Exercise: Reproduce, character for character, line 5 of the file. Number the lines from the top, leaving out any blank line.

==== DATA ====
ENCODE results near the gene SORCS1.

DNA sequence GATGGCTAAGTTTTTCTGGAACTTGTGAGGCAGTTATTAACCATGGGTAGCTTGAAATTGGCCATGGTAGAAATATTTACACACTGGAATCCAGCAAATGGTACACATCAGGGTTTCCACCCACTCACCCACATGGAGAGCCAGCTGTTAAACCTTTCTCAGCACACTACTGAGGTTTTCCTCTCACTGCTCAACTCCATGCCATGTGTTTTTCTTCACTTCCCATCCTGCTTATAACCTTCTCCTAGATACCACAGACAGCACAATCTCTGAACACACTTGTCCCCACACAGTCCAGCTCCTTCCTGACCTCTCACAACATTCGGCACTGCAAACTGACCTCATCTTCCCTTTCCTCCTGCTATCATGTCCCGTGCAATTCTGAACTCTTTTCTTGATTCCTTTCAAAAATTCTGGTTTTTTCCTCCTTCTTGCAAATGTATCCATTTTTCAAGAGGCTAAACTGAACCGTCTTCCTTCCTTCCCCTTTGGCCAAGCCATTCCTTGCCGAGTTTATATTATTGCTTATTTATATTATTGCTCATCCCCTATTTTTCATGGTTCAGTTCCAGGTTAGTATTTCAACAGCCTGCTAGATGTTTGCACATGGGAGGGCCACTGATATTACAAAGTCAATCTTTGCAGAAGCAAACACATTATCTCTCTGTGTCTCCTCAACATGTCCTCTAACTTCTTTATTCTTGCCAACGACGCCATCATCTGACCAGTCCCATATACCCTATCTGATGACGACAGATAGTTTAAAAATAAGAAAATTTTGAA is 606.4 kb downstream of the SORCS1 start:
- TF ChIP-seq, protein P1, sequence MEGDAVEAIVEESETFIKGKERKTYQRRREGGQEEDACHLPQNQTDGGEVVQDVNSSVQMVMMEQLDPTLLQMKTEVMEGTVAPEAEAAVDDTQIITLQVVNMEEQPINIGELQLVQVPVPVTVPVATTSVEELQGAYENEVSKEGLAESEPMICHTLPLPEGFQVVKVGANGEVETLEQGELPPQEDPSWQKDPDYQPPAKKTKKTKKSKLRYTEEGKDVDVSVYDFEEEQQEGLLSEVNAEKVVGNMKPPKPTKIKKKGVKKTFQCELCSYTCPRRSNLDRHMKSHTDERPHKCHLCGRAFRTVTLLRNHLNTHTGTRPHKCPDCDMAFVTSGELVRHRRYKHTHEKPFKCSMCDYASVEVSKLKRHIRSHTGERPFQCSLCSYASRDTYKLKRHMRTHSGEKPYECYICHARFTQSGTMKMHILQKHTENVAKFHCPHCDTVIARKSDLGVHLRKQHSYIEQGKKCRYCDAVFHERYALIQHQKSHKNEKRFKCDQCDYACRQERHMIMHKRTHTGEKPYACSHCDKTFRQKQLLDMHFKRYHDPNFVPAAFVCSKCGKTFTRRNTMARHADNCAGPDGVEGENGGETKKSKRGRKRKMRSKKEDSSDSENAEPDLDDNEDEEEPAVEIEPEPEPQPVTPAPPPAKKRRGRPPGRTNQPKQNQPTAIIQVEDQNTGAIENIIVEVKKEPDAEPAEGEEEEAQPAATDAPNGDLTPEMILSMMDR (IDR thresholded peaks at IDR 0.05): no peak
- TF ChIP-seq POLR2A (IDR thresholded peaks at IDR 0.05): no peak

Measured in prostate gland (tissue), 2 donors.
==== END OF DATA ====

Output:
Measured in prostate gland (tissue), 2 donors.